'The Kite Runner': Voice of a shattered nation

You? You've always been a tourist here, you just didn't know it.
These are the words that sting Amir when a driver says this to him on his return to Kabul after two decades. That's when Amir realises that the Afghanistan he knew, and the one he didn't, are both gone. Written from Amir jan's perspective, The Kite Runner by Khaled Hosseini is not only touching, it is a chronicle of how wars can scar lives forever. We always look at wars and violence in terms of numbers - how many people died, how many were maimed, how many rendered homeless and how many orphaned or widowed. We are never in a position to even estimate the devastation that a war can bring into an individual's life. The protagonist is the lucky one - he escapes before he sees his country shrivel and die like an unwatered plant in the scorching summer. Yet, he suffers immensely for his own cowardice, as his alter ego Hassan faces the brunt of the Russian invasion and the Taliban regime.

Hosseini describes the downfall of a nation which was not without its faults, but did have its own soul. An Afghanistan which was discriminating yet tolerant, where blood flowed only when people flew kites on their glass-coated strings. He describes how Hassan suffers for being a Hazara under the Taliban rule, how women are beaten like animals and children robbed of their childhood. This is an Afghanistan which we even see today - where every skeleton of building is swathed with bullet holes if they survive the shelling. After 9/11, what America bombed was this fallen country, already dying a bloody death everyday.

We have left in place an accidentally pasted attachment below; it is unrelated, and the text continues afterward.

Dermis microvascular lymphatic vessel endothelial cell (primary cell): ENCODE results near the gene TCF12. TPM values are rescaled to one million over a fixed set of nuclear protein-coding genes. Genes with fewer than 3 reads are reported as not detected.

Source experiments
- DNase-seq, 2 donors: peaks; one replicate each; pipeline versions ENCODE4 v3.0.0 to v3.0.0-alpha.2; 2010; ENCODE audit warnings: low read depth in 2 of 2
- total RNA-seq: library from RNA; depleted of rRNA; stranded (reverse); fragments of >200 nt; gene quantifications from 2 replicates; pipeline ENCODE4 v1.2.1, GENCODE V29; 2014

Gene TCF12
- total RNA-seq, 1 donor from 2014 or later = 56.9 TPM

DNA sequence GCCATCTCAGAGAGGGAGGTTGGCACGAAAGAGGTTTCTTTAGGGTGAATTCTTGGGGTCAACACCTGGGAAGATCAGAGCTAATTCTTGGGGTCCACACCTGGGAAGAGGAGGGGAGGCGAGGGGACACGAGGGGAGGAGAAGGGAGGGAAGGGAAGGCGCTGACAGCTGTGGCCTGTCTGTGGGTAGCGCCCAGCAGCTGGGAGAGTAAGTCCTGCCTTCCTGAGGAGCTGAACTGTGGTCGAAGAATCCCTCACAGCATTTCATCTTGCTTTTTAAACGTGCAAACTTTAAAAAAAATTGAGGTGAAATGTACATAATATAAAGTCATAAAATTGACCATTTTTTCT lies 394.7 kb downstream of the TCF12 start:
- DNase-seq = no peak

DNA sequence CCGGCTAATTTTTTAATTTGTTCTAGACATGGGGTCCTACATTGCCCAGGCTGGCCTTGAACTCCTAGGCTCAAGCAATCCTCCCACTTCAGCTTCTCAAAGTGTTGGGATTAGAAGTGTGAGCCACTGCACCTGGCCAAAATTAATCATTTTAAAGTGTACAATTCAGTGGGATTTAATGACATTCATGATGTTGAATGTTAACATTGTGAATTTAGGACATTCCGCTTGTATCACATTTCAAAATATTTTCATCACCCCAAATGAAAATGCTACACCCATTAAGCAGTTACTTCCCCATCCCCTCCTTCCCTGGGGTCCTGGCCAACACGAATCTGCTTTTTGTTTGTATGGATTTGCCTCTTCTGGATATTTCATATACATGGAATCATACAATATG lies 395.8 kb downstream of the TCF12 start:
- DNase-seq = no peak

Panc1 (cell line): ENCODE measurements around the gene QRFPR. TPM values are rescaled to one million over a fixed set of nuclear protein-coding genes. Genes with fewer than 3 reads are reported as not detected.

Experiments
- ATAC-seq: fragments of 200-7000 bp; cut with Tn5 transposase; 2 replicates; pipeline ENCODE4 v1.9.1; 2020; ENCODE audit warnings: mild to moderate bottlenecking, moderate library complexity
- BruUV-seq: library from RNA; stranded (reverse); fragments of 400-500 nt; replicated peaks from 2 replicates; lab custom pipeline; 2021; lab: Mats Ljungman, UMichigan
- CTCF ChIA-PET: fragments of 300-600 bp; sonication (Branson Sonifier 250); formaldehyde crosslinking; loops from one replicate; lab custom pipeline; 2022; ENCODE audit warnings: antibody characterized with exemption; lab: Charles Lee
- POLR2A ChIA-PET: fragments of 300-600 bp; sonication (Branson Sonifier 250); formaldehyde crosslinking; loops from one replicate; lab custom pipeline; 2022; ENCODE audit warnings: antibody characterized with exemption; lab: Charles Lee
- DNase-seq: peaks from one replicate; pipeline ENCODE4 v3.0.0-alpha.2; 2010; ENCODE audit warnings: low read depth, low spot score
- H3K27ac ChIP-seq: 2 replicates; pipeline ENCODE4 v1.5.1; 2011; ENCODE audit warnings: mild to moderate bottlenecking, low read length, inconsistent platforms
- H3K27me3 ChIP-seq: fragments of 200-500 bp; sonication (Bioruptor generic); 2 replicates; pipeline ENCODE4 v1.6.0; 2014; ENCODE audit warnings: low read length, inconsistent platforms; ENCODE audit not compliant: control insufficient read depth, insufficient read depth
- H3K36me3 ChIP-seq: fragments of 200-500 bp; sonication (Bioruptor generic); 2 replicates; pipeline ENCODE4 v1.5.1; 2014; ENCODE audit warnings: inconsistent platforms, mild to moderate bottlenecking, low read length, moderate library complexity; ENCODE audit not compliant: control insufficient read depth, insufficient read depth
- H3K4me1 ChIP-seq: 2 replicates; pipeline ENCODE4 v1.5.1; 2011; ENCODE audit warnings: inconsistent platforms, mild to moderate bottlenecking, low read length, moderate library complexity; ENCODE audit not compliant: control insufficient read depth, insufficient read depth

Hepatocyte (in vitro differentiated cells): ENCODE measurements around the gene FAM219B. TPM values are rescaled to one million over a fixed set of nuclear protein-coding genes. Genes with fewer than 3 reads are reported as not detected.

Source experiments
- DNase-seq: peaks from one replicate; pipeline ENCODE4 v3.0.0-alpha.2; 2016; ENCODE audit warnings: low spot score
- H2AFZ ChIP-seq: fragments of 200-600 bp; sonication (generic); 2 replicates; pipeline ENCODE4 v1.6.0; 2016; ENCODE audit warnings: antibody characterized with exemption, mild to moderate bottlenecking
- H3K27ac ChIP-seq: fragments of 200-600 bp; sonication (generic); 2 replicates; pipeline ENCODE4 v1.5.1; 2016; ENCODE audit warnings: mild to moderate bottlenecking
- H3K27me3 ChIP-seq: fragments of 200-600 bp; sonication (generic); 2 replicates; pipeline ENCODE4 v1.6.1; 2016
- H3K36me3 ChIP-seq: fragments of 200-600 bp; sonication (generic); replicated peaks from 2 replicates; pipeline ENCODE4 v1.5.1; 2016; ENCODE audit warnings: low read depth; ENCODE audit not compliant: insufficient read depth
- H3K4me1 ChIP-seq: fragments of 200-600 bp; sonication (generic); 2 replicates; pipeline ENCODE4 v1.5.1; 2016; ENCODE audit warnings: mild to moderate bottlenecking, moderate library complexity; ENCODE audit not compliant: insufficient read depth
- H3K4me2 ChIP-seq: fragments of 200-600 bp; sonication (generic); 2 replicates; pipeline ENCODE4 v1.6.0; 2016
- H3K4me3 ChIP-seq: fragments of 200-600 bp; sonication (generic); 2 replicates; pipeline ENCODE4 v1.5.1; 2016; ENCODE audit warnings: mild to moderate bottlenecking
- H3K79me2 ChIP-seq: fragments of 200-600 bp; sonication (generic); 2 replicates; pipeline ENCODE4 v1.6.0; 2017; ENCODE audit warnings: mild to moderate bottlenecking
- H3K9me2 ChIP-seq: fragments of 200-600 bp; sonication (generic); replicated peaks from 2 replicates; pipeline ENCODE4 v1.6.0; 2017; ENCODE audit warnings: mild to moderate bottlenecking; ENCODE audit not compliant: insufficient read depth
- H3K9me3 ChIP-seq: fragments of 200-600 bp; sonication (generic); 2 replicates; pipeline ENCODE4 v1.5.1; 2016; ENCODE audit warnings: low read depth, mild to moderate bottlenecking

Yet Hosseini does not pass judgement, he just pictures these events through Amir's eyes, sometimes first-hand, sometimes not. People may dispute some of the descriptions of Afghan society - especially the hypocrisy of the Taliban - but it doesn't undermine the message that war in any form is a catastrophe. He writes of how Afghani immigrants try to keep their culture alive, miles away in America, in contrast to the freedom that their brothers lack in their own country.

Yet Amir is full of hope, as he muses:

Zendagi migzara, Afghans like to say: Life goes on, unmindful of beginning, end, kamyab, nah-kam, crisis or catharsis, moving forward like a slow, dusty caravan of kochis.

There is no doubt that the Afghans are a strong people, but its about time they got their country's soul back. Its nang and namoos - its dignity and honour. Hosseini does not preach a message of peace - he does not have to. Through the ordeal of Hassan's son, Sohrab, he paints as a clear picture of human atrocity as can be painted. It's through Sohrab's silence that we realise that he's screaming inside - screaming to have his old life back, screaming to regain his childhood and his country. This child realises at an early age that life is not fair, that your parents can be dragged into the streets and shot. This is the story of a people who are still struggling to piece together their broken identity.

The Kite Runner is a riveting read and I feel one ought to read it, if only to see what's happening on the 'other' side.

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Anonymous said...

I might daresay that Khaled undoubtedly uses to perfection the non-fictional backdrop of war-torn Afghanistan, but the book is much more than just that ..the poignance associated with the lives of Amir and Hassan is only qualified with the inclusion of the savagery of war.
Good post anyhow ..just finished reading the book, and while looking for opinions, landed here :)

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